Ancient Wisdom, Rather Cosmic
And having dreamed that he was a bird, a bee and a butterfly,
He was uncertain why he should try to feel like anything else,
Hence his contentment.
Ezra Pound, 1915
The urban revitalisation project for a former Enel electricity plant at Largo San Giorgio in Pordenone northeast Italy, aimed to return a green space to the city, connect two areas on different levels and use a walkway to create a unified whole of a park, small lake and the square in front of the church of San Giorgio. Its counterpart, an architectural project for the adjacent parish residential units and community buildings focused on blending architecture with its surrounds.
Clad in the same Piasentina stone as the public square, the buildings are an integral part of the urban landscape. A water drain in Istrian stone in the centre of the piazza forms a track for the metal security grating enclosing them at night. They stand as silent protagonists of two contrasting ground surfaces: the stone surface of Piazza San Giorgio, and the fluid surface of the pond. At the water’s edge, built volumes conform to the shape of the pond. Their large wood-framed windows take the natural landscape indoors and reflect it in the wide expanse of glazing, which in turn reflects it once more onto the water.
The constructions rise in height with the increasing gradient of the paved path up to a first level and weir on the way to the pond, all once a part of the former electricity generating system. Here the path narrows only to widen out again slightly at the entrances to the parish residential buildings. At this point the material changes too. Everything becomes wood: after the stone benches in front of the buildings, a boardwalk along the water’s edge extends to form jetties out into the pond before moving on towards a narrow bridge supported by inclined metal pillars. Like the reflections on water and glass, here too aqueous and earthy elements intermingle.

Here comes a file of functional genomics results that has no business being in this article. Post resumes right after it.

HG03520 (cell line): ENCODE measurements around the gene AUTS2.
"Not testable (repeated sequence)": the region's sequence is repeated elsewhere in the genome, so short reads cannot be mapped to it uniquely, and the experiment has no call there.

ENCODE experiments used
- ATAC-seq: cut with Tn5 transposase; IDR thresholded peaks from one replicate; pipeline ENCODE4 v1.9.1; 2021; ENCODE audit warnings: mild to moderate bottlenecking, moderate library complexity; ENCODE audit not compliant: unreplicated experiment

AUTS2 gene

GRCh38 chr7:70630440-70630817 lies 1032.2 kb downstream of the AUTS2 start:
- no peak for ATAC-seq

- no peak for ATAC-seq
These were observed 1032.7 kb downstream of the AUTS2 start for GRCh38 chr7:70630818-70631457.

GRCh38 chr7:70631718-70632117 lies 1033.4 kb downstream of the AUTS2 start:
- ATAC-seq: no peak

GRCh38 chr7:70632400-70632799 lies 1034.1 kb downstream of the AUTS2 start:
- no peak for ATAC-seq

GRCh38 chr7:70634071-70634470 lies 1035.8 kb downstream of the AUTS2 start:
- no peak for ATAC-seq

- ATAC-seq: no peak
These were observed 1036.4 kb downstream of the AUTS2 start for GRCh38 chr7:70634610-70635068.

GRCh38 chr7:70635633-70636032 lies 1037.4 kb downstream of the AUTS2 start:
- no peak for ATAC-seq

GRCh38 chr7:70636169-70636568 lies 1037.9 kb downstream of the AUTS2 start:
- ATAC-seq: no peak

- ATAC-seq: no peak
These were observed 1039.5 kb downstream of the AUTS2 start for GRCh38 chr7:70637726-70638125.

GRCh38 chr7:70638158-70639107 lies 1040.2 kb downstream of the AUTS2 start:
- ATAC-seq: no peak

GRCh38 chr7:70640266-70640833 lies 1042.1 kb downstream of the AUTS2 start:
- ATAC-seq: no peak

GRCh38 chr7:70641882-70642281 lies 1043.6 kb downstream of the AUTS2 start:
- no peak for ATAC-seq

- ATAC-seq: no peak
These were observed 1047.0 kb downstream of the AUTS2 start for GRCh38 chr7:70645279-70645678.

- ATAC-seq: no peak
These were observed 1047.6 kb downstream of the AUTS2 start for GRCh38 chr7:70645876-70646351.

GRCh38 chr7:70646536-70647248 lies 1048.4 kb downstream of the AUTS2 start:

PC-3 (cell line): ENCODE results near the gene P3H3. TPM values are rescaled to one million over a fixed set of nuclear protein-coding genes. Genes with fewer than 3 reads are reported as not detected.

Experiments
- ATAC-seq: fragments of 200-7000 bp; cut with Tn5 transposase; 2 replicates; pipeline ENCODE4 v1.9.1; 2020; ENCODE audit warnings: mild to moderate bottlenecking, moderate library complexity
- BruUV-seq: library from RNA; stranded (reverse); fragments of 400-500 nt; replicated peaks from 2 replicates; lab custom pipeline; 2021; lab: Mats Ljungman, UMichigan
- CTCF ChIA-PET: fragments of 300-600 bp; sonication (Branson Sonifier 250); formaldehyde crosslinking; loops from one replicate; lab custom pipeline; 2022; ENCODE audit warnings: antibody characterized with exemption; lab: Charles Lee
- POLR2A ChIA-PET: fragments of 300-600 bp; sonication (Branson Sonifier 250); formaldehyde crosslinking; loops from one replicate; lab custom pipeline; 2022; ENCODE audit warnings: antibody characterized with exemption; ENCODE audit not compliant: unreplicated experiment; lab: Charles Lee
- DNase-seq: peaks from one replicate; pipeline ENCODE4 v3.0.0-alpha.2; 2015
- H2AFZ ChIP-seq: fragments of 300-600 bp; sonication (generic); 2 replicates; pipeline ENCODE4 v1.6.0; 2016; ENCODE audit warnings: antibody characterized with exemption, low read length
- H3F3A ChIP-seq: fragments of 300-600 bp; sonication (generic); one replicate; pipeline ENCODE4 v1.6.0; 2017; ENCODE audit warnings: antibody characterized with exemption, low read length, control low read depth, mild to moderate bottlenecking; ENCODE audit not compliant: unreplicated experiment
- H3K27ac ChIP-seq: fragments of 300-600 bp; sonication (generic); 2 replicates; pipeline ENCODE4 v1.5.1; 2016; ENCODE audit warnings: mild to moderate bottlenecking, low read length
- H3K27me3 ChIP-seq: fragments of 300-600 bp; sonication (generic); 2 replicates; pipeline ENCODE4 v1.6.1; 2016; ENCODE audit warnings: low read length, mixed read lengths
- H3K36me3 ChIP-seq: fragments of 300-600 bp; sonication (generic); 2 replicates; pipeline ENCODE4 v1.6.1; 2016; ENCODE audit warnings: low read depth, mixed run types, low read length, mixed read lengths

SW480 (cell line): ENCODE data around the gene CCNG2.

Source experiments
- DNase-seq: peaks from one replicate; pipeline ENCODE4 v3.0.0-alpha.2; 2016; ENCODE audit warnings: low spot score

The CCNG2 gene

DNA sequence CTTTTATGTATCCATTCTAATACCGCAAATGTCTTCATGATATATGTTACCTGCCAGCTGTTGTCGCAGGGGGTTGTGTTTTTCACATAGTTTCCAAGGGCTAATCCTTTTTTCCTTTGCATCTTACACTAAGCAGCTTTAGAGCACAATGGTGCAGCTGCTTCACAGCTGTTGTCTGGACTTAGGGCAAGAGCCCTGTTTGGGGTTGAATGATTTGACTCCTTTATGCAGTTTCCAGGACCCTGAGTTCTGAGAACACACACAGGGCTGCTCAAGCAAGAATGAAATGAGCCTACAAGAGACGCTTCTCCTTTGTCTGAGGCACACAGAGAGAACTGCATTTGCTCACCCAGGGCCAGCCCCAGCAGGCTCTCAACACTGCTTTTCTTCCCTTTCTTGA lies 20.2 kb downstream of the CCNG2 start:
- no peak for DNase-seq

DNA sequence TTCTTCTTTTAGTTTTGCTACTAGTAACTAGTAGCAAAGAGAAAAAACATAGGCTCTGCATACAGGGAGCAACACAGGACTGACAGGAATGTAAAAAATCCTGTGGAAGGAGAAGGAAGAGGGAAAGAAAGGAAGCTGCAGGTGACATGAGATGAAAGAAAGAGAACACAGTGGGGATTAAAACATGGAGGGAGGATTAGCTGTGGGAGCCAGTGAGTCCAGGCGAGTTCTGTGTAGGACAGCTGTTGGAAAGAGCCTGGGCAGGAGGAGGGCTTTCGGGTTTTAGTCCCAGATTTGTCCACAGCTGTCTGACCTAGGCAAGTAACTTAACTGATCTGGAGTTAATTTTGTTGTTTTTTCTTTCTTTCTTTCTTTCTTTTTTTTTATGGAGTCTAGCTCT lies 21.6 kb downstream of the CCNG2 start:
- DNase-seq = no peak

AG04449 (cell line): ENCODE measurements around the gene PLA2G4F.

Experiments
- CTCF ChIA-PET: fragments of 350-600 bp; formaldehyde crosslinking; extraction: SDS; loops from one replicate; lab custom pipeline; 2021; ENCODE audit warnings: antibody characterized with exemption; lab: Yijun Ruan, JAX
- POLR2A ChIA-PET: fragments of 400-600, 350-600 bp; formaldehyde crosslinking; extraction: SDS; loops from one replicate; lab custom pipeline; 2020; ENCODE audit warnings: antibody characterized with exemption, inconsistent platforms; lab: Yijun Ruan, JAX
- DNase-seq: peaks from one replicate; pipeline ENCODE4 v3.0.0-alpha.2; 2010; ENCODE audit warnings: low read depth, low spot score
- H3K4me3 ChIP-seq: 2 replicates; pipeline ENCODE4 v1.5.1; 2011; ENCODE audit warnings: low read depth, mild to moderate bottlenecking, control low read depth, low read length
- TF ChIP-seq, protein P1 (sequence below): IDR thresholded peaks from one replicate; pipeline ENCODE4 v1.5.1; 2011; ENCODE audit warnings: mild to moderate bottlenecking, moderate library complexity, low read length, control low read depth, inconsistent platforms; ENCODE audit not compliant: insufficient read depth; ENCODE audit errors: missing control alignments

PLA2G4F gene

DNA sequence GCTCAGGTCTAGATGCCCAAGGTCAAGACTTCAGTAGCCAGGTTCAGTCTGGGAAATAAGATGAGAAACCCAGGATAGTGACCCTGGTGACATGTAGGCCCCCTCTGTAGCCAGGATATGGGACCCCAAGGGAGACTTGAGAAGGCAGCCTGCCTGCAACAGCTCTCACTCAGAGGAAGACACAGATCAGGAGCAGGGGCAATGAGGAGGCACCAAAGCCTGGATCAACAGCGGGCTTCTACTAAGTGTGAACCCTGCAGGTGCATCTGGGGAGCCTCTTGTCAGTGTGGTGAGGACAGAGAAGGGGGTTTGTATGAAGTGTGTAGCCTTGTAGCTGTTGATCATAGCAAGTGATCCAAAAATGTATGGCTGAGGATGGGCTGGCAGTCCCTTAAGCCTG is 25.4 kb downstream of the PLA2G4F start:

Once past the pond, the path returns to the city becoming stone paved once more.
The pathway along the other side of the lake starts from Piazza San Giorgio. Sheltered by naturally growing reeds, this more secluded walkway is an appropriate earthy colour - obtained by dyeing the Levocell concrete mix. On this side, it is the pond not the buildings that form a natural backdrop amongst the bulrushes. Only at one point does a clearing leave space for the bridge connecting the two banks. On this side too, the buildings mould to the lake, their wide lights reflecting the surrounding greenery when open, or presenting expanses of warm wood when the sliding shutters are closed.
Slight colour differences on the variously oriented façades create a chiaroscuro effect indistinguishable from the natural play of light and shadow.
The north frontage of the square has all the characteristics of an official public building. The parish classrooms and residential quarters are located in this area together with a partly sunken auditorium.
There are no official “entrances” to the different blocks, nor any direct passage between exterior and interior. Once again confines are blurred.
Public space is delineated by a series of elements, each with their own microclimate: a ‘sotoportego’ or covered passageway, staircases and atriums connect the green area and piazza with the gardens behind the buildings. They seem to invite a visit to the auditorium designed in the same materials and colours.
Little mention has been made of the environmental and energy sustainability of the project. As an urban renovation project, Urban Lake Housing makes use of the pond for its heating and cooling needs thanks to an innovative heat pump system that exploits the constant temperature of the water. In this way the pond is once more part of its contemporary surrounds, an energy provider for its community - and a source of human inspiration.
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